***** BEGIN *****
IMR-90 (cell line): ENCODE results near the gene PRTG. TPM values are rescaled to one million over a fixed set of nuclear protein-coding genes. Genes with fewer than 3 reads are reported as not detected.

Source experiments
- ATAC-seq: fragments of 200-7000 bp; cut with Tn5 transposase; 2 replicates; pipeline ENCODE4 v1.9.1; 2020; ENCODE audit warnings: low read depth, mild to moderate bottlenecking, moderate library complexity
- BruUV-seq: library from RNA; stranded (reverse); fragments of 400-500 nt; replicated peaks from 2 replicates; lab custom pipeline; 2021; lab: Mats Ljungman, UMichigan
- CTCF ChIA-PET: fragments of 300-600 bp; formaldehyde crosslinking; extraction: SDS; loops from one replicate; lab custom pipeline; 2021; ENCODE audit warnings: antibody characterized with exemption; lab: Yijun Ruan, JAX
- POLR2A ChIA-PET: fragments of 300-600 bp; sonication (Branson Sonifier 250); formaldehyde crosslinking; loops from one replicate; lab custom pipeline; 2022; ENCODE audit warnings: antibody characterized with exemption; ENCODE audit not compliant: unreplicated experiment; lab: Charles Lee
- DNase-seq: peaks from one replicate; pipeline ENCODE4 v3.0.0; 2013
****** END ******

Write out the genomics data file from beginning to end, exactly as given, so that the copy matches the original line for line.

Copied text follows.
IMR-90 (cell line): ENCODE results near the gene PRTG. TPM values are rescaled to one million over a fixed set of nuclear protein-coding genes. Genes with fewer than 3 reads are reported as not detected.

Source experiments
- ATAC-seq: fragments of 200-7000 bp; cut with Tn5 transposase; 2 replicates; pipeline ENCODE4 v1.9.1; 2020; ENCODE audit warnings: low read depth, mild to moderate bottlenecking, moderate library complexity
- BruUV-seq: library from RNA; stranded (reverse); fragments of 400-500 nt; replicated peaks from 2 replicates; lab custom pipeline; 2021; lab: Mats Ljungman, UMichigan
- CTCF ChIA-PET: fragments of 300-600 bp; formaldehyde crosslinking; extraction: SDS; loops from one replicate; lab custom pipeline; 2021; ENCODE audit warnings: antibody characterized with exemption; lab: Yijun Ruan, JAX
- POLR2A ChIA-PET: fragments of 300-600 bp; sonication (Branson Sonifier 250); formaldehyde crosslinking; loops from one replicate; lab custom pipeline; 2022; ENCODE audit warnings: antibody characterized with exemption; ENCODE audit not compliant: unreplicated experiment; lab: Charles Lee
- DNase-seq: peaks from one replicate; pipeline ENCODE4 v3.0.0; 2013